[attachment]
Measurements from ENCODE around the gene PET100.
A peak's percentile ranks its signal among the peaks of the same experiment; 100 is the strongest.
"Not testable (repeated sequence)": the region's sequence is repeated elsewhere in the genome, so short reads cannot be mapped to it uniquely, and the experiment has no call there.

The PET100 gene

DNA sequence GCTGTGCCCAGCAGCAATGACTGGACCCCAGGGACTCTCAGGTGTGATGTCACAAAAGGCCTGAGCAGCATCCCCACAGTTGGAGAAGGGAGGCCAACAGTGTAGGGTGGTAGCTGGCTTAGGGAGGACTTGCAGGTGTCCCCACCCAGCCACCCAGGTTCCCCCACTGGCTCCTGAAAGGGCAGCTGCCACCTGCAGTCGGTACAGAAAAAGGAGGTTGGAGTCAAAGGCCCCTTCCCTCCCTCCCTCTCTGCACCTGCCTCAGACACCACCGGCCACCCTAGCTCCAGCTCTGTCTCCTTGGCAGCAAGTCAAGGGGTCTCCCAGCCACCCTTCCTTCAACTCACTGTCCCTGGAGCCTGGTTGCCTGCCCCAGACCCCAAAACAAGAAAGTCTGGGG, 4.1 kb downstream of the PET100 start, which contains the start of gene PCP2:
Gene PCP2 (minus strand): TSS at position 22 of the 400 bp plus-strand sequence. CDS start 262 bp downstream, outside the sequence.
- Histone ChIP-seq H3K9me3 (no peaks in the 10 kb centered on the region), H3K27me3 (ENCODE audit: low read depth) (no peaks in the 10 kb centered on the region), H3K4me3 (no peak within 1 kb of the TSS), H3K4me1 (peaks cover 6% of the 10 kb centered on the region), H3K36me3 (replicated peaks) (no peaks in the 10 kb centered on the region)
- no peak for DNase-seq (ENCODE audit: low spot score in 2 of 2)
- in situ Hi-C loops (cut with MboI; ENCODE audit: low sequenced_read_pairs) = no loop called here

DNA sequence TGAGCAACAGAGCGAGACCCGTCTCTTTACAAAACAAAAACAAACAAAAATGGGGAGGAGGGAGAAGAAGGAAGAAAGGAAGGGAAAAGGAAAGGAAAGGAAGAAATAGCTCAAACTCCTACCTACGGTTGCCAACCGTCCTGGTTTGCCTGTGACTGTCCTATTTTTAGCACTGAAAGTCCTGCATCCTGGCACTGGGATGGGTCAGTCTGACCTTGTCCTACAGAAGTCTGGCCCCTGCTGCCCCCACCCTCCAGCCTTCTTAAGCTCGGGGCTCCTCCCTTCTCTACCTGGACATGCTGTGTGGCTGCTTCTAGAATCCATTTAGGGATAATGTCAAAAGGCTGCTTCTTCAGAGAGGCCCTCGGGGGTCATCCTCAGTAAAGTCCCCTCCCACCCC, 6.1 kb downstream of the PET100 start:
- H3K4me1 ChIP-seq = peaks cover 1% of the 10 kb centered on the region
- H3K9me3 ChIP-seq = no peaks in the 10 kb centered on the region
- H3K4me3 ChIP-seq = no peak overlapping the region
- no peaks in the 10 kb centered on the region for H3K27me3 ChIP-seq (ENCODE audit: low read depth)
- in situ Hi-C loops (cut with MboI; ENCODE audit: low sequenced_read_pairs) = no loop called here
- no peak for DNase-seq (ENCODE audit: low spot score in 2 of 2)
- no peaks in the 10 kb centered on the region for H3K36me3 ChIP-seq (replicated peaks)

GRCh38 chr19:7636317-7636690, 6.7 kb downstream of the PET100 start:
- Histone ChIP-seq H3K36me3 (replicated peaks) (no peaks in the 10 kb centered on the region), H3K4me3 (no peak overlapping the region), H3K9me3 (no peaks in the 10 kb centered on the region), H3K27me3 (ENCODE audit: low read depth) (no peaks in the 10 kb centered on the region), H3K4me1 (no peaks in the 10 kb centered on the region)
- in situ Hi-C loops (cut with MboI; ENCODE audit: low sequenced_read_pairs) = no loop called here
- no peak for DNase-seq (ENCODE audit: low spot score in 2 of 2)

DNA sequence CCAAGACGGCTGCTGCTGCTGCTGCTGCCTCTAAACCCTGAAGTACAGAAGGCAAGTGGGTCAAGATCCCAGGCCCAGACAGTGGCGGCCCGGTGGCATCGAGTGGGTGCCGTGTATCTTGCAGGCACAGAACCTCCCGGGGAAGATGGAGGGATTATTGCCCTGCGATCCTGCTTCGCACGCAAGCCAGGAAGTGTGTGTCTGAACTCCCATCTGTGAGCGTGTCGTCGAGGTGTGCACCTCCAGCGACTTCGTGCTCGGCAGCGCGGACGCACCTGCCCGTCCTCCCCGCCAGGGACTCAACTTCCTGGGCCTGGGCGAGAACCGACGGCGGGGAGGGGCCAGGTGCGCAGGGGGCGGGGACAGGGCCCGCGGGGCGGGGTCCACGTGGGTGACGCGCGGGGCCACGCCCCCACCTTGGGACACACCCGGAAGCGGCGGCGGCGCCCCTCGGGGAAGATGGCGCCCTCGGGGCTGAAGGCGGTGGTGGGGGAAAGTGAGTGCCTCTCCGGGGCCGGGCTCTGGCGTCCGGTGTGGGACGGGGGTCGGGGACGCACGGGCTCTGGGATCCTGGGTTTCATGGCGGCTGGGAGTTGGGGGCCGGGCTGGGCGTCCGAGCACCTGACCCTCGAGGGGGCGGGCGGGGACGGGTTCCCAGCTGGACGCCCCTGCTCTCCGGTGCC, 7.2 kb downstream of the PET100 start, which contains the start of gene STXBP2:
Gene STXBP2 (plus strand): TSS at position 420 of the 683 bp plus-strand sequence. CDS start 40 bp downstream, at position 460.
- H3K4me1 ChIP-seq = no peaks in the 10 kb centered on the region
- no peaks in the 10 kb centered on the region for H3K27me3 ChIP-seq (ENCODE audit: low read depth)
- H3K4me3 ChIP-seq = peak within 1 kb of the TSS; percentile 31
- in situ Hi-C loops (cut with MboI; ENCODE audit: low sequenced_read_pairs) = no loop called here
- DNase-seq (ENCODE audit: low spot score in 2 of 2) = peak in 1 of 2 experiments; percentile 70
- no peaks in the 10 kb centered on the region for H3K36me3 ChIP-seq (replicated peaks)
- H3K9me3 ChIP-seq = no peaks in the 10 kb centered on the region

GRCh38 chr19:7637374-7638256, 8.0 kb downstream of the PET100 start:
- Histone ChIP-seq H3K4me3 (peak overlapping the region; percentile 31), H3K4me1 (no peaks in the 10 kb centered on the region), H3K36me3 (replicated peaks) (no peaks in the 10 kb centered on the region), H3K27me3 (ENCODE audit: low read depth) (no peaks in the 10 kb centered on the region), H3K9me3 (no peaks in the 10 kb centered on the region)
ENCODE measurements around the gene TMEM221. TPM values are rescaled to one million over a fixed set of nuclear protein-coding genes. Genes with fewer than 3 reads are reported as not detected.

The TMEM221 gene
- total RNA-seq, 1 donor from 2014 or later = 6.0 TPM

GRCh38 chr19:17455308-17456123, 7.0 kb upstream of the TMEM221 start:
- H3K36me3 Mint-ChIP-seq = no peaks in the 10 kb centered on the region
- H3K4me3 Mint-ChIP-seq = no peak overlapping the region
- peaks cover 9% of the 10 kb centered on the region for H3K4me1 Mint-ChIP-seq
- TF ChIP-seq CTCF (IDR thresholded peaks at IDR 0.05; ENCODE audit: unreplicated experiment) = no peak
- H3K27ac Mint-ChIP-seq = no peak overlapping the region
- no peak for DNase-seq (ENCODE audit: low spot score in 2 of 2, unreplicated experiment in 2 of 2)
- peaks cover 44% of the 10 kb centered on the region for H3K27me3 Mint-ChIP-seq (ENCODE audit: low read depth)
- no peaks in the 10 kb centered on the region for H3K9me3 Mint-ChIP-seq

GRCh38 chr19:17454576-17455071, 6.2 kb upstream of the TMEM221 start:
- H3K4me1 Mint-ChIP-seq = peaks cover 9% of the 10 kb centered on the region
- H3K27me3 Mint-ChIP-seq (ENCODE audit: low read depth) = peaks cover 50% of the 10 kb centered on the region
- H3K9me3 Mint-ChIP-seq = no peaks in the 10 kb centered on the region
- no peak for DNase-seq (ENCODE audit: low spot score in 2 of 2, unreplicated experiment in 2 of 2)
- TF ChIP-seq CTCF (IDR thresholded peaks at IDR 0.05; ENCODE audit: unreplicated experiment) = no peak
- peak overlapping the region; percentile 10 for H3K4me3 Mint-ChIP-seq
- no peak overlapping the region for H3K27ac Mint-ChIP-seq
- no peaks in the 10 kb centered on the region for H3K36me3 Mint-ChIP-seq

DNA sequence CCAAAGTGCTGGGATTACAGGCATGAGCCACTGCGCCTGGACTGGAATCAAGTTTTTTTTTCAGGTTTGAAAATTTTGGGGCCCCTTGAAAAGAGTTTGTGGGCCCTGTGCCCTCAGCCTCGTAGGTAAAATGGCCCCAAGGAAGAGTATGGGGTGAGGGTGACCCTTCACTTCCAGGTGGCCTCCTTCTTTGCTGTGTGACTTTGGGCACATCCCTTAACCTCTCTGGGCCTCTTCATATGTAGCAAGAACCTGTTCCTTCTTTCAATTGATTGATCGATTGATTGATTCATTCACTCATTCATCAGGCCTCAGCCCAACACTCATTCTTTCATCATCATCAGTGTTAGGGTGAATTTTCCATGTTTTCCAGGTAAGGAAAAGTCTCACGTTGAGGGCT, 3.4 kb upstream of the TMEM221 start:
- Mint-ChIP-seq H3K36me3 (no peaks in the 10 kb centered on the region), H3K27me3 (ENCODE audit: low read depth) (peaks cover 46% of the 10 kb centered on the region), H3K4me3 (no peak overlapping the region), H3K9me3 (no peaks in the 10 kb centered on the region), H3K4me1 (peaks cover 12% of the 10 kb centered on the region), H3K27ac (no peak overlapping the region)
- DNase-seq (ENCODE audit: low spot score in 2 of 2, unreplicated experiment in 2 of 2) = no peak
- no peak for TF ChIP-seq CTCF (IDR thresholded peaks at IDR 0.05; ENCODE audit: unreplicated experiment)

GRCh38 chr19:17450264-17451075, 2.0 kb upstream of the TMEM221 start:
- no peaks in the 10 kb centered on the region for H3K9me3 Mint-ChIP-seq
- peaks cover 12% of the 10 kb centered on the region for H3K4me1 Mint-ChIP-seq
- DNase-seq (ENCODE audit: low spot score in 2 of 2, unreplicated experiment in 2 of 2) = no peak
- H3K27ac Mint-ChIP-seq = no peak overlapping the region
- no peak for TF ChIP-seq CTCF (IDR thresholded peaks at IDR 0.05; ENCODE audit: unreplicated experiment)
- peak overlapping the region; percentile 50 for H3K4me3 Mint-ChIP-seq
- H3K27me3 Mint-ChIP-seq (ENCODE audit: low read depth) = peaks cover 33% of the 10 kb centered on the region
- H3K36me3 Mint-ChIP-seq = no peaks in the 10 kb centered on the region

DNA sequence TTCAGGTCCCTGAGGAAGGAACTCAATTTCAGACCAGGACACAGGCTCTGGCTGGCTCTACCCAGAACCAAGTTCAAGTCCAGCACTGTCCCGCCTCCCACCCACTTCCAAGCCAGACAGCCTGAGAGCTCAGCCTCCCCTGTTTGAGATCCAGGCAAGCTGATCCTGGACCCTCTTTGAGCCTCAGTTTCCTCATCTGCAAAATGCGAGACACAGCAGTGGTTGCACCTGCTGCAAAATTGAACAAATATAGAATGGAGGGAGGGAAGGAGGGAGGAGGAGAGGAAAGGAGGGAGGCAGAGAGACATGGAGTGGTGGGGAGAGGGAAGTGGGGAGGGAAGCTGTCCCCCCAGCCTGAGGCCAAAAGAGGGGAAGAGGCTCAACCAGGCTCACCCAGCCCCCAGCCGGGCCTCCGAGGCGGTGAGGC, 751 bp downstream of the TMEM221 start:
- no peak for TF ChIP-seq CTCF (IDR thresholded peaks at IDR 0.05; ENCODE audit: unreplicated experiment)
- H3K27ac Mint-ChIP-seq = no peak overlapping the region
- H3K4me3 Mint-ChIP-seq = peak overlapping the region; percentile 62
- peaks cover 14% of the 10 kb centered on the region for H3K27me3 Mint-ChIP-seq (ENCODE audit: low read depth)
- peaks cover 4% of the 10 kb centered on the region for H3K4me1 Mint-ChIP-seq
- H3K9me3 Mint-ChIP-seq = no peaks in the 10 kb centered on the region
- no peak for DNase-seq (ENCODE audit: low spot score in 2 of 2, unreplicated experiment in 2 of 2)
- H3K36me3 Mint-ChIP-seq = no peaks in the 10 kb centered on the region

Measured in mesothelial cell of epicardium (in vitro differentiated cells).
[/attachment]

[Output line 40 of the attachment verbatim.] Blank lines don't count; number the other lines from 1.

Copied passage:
- TF ChIP-seq CTCF (IDR thresholded peaks at IDR 0.05; ENCODE audit: unreplicated experiment) = no peak